A word on my tolerance of pretense. If something is awesome, I don’t give a fuck how pretentious it is. Case in point: Pete Townshend. Townshend is one of my favorite songwriters but he’s also one of the most pretentious and self-important in the business. It bugs at times, but I honestly don’t care because the end result is fucking awesome. So I would have no problem with Malick if there was actually something worth gaining from the experience of The Tree of Life, but for me there isn’t. The “point” of the film is simple and not enlightening to me in any way and Malick’s pretentious storytelling only obscures this message into an esoteric film that most won’t even watch past the thirty-minute mark. I can respect the ambition, but for non-vocal filmmaking as bold as this to be interesting, the images and the editing must be meaningful. When the audience is presented with a long sequence of events depicting the growth of a child but the specifics of these scenes don’t actually matter, it creates an illusion of meaning and depth when there is little.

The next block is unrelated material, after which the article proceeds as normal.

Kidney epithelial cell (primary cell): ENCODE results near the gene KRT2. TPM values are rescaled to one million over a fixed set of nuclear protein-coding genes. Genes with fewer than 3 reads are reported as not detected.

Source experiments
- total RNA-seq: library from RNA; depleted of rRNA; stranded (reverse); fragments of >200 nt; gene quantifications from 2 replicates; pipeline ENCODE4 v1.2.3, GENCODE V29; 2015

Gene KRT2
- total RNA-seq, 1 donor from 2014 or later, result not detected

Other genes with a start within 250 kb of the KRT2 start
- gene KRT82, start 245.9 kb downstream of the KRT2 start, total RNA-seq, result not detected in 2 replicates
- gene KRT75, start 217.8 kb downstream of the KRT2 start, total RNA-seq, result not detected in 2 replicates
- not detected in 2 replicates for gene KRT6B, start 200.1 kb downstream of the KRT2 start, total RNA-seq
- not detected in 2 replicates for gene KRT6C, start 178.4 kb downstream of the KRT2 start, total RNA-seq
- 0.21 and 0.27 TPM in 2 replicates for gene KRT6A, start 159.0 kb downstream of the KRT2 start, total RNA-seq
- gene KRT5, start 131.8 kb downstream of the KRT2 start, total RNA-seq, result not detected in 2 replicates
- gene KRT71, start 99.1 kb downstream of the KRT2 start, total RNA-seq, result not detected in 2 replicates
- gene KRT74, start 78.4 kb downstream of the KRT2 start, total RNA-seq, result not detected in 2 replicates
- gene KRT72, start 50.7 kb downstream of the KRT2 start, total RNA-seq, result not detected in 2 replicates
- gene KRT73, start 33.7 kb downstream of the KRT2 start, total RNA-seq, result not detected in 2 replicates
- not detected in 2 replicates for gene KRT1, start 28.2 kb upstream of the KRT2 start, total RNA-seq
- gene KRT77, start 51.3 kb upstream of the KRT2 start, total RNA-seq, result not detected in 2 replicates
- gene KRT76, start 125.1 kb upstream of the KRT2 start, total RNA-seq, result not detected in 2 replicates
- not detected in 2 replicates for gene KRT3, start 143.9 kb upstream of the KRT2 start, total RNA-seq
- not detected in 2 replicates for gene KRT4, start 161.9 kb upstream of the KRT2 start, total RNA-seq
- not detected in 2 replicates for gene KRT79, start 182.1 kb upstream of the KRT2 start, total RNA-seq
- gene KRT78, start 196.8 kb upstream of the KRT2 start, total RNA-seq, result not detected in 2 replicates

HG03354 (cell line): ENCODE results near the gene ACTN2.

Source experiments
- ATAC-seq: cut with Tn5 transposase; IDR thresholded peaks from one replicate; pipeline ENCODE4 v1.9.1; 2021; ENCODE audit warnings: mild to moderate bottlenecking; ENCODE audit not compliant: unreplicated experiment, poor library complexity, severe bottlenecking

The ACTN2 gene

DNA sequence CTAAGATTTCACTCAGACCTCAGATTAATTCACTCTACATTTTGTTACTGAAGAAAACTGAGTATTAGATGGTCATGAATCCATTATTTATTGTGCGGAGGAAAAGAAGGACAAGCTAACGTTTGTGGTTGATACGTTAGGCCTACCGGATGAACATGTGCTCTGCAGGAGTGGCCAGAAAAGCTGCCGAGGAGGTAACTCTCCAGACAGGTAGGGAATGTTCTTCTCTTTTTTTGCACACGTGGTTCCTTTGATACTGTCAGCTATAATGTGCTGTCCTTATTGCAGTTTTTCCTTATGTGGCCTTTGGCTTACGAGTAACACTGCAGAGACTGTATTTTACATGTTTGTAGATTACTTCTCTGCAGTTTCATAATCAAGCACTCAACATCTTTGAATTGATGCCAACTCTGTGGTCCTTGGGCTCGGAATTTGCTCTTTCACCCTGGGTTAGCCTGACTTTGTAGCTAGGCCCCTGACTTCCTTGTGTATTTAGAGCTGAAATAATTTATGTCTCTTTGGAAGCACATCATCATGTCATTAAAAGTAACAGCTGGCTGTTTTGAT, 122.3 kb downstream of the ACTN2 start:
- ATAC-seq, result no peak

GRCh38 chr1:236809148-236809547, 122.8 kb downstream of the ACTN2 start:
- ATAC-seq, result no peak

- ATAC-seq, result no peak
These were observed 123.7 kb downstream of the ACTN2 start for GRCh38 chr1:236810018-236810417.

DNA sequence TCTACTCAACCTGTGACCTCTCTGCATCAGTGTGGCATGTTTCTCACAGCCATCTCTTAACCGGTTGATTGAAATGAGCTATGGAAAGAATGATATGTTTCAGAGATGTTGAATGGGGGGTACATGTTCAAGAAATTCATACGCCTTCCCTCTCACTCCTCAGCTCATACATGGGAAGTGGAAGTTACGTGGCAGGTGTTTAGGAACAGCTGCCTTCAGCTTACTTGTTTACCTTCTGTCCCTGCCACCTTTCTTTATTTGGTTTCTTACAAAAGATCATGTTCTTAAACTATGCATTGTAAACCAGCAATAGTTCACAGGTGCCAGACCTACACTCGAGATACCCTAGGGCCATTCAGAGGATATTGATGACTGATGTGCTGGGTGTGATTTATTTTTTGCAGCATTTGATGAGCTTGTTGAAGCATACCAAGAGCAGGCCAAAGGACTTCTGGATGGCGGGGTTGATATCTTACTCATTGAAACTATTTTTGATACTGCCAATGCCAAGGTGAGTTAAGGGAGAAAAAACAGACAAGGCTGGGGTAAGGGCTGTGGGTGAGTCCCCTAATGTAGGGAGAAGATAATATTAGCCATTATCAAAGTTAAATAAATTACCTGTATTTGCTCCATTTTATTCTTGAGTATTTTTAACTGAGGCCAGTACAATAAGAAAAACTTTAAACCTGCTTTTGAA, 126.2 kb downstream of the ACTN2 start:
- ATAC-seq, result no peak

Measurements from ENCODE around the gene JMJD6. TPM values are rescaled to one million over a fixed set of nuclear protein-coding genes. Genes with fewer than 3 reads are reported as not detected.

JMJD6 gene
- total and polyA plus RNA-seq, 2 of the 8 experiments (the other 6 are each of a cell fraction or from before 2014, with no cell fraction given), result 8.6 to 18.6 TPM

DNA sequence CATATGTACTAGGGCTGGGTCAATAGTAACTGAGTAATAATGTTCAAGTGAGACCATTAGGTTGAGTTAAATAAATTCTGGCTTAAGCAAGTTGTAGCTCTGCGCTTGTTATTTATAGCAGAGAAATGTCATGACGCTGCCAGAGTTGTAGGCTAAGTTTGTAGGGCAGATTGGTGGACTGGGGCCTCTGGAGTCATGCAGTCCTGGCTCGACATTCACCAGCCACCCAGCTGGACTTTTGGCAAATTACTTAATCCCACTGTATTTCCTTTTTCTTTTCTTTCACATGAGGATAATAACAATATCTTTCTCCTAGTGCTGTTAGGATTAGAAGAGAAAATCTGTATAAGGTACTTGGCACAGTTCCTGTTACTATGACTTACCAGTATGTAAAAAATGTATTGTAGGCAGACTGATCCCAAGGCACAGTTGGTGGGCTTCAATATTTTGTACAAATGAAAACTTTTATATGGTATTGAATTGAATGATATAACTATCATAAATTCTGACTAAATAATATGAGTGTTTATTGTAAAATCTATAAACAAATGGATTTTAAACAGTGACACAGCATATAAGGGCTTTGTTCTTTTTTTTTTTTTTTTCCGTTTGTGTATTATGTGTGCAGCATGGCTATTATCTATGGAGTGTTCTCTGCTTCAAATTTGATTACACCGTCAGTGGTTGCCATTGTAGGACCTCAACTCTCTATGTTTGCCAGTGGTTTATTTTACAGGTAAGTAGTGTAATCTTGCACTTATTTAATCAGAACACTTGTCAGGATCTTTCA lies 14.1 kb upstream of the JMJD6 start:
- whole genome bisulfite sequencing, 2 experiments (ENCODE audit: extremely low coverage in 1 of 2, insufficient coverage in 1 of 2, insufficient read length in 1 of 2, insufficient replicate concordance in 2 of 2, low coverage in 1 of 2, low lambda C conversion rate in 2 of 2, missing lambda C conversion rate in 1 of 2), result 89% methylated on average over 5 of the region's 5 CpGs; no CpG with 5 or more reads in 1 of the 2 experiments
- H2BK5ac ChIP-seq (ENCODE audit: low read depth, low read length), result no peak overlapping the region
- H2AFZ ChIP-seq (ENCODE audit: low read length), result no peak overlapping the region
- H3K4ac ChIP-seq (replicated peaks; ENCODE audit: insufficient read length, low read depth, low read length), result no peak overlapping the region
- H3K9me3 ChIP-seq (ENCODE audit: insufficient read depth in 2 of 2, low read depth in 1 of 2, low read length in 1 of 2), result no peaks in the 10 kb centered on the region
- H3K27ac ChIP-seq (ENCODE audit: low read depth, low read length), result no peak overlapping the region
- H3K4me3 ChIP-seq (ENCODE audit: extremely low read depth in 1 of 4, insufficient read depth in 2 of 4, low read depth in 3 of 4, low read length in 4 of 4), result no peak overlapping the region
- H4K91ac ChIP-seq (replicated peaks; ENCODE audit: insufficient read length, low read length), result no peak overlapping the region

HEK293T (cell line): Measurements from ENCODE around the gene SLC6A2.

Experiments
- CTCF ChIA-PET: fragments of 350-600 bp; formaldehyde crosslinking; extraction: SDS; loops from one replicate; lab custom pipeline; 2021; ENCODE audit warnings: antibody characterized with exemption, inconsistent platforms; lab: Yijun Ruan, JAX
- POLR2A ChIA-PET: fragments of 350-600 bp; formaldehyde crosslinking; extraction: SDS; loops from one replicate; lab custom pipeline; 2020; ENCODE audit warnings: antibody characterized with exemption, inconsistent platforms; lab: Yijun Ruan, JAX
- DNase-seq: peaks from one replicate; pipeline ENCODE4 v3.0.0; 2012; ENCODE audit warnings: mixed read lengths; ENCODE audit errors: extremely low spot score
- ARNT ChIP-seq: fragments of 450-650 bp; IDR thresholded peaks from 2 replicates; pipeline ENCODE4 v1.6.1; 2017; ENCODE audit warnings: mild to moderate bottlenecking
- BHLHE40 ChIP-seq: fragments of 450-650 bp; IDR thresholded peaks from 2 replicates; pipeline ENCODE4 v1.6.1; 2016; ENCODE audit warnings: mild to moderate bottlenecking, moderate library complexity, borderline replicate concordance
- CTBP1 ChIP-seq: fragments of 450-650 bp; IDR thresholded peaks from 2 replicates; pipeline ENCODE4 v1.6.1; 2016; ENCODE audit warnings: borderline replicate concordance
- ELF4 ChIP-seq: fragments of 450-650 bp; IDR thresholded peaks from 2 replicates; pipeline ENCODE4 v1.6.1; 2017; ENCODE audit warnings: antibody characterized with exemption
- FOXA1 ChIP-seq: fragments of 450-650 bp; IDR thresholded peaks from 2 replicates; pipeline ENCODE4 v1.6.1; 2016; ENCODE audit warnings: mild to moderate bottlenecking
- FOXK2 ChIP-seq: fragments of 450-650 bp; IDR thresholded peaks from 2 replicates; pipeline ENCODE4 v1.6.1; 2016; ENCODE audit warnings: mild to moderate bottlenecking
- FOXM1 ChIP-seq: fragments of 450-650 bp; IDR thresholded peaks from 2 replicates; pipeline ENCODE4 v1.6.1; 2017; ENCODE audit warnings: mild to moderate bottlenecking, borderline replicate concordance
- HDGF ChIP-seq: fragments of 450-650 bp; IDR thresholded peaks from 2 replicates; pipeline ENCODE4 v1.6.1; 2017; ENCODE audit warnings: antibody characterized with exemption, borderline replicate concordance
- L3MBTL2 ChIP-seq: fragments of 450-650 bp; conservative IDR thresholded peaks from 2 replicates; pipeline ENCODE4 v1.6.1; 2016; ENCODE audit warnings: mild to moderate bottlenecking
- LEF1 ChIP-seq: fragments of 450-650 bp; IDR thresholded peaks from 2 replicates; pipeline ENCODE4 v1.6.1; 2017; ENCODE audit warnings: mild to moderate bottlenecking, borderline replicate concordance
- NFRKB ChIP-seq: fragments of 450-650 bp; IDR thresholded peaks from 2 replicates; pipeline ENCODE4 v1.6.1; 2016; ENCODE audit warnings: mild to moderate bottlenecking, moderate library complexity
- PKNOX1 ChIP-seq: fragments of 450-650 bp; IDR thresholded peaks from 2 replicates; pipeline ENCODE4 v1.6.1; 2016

I find no difference between pretentious film trash and exploitation film trash. Just because the director’s goals were art doesn’t immediately loft his film higher than another with “less honorable” ones. Film is an entertainment medium just as much as it is an art medium and films that forget this infuriate me to no end. I’ve heard this film compared to Kubrick’s 2001, one of my absolute most favorite films. While that film is perhaps even more esoteric and hard to initially understand, Kubrick had the skill and the wisdom to actually make the film’s individual scenes interesting and filled with dramatic tension. It works as entertainment and art simultaneously. I would have liked The Tree of Life much better (and perhaps even connected with it) if it had followed a traditional narrative, but I will say this: if you like it, be proud and like the shit out of it. I don’t expect every movie to be made for me, and this one definitely was not. So if you love it, love it. But for the record, I thought it was pretentious bullshit.